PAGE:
Top critical review
It's got a fun plot, some pretty entertaining characters
on 7 October 2015
I will begin by saying I was certainly entertained by this book, and haven't ruled out following up on the series when it continues--for this isn't a standalone, as I thought when I first bought it. It's got a fun plot, some pretty entertaining characters, some good descriptions. And I am all for fantasy reinterpretations of my favourite period of history. Who doesn't like the Hundred Years' War? With magic thrown in, the premise is (in my opinion) pretty solid. And (speaking here as an academic historian) I was quite interested to see the politics of this period redone through a supernatural lens. This book is a story of society and politics, and there's some creativity with how the different factions of angels, demons, and devils attach themselves to the different earthly powers in play. Moreover, exploring the ramifications of having real-world, physical consequences of certain religious practices--build nicer churches to persuade the angels to literally show up and fight for your side--is quite evocative (in an appropriately over-the-top kind of way).
But... this book is not subtle. It has a message (class conflict, egalitarianism vs. aristocracy) and it will beat you over the head with it. Characters' thoughts flow along these lines in very precise, formal terms, as if A) this is all that ever gets thought of and B) everyone could discuss social theory at the drop of a hat. This hurts the world-building and atmosphere of the story much more than I would like. It simply feels artificial and, above all, modern. The society portrayed here is different than ours, and it is based on ideas superficially related to those of the time period it's trying to portray; but it is simply being viewed through our own standards and that prevents real immersion. I'm just not 100% convinced that it's anything more than a collection of stereotypes made into a world. Furthermore, it takes as fact certain legends associated later with these people and events (that the queen of Navarre was lame, that Edward III imprisoned his mother Isabella, and so on). This is not nitpicking about 'historical accuracy': I don't necessarily care about that in itself because a story is a story--but I'm left with a nagging suspicion that these were more the result of very casual research rather than deliberate choice, precisely because of the generic nature of the world building.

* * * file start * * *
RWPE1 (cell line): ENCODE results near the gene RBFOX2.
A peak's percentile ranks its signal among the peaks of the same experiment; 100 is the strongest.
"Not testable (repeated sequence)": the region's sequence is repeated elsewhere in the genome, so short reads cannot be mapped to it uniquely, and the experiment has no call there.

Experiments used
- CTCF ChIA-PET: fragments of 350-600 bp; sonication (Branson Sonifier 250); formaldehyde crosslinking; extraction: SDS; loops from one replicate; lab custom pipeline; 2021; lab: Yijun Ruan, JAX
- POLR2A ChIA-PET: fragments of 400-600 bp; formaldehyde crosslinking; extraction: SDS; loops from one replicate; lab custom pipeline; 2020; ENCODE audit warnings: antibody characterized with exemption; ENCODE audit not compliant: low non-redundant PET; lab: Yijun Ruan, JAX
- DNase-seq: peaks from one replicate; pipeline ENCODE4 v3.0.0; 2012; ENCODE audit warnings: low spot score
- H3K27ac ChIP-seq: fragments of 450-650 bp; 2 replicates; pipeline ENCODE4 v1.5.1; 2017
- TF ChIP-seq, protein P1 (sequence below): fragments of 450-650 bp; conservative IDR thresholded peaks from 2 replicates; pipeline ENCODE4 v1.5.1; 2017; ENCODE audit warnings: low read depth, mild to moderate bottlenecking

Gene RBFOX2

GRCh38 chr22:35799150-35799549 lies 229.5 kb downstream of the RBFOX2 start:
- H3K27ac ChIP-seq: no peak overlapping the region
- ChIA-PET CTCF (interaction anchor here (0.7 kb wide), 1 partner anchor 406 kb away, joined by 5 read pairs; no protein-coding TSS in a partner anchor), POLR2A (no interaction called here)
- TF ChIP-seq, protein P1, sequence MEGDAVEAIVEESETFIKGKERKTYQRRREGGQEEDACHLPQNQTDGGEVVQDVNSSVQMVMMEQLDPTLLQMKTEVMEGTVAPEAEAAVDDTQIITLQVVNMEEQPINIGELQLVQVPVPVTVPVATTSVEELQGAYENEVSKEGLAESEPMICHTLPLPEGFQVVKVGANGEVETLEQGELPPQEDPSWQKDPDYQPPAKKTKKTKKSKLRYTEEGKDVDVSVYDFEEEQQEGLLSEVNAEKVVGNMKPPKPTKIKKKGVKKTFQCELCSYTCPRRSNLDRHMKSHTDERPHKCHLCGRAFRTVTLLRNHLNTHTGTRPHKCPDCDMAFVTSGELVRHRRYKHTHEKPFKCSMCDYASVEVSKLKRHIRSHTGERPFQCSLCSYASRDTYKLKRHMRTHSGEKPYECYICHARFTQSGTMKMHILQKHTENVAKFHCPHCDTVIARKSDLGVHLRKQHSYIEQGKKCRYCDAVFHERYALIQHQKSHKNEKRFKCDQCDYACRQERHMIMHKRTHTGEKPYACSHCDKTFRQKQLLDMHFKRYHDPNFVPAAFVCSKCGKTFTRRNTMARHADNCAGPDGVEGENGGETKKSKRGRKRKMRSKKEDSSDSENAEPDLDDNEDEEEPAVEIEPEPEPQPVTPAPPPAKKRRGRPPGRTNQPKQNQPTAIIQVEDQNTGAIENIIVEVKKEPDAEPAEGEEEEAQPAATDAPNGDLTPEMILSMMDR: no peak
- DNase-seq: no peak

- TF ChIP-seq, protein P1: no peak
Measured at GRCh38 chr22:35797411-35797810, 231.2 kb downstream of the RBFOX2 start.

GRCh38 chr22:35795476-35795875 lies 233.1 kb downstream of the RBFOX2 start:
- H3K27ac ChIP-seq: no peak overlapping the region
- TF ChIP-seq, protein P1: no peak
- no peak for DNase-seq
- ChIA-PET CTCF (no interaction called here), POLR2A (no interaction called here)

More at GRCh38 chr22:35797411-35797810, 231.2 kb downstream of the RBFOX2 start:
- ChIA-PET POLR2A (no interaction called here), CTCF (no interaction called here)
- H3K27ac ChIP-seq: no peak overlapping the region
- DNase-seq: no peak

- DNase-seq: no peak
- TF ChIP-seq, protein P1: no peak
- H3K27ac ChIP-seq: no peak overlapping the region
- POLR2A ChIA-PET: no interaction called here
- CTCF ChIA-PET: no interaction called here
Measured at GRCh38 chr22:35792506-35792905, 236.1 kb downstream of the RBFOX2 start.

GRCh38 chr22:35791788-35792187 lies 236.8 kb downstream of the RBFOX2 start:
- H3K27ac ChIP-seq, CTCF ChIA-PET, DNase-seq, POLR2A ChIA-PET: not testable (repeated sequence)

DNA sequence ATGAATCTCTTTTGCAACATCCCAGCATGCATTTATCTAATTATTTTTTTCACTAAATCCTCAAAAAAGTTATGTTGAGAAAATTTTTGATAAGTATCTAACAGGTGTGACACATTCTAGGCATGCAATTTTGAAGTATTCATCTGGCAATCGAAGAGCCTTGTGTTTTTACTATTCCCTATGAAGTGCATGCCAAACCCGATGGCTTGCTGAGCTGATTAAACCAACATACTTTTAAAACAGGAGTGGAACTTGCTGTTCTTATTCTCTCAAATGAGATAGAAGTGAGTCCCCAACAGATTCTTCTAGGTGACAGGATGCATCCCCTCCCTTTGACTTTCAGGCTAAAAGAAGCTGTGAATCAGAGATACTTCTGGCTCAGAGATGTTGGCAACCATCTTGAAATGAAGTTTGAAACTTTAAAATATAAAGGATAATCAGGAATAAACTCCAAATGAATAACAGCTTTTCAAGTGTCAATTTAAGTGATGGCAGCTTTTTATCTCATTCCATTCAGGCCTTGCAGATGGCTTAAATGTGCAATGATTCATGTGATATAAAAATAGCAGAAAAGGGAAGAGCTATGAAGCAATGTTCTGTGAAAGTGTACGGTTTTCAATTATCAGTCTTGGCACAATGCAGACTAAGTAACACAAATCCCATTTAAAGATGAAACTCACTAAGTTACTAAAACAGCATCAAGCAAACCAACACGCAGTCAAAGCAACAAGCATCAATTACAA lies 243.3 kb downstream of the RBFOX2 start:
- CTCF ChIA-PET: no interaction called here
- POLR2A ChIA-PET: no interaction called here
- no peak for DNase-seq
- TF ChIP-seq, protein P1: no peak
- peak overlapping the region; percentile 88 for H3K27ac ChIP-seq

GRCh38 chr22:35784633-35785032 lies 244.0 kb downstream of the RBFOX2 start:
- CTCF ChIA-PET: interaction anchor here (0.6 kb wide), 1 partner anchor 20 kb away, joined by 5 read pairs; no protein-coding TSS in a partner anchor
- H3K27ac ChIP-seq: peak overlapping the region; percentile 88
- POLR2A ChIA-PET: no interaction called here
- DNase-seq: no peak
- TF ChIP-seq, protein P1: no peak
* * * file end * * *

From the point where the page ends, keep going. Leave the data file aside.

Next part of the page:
Strangely, this didn't stop me from caring about a few (though by no means all) of the characters. The cast is mostly well-chosen: that, and the supernatural aspects of the world, make this book fun as a light read. But I don't fully believe in it: it goes through some motions without being completely realized as a 'living', organic setting or narrative. I think you have to be pretty invested in the theme of social structure it's trying to explore--and I wasn't--to make the story work as it's meant to. Otherwise, if it comes your way, you can get a day or two of fun out of it.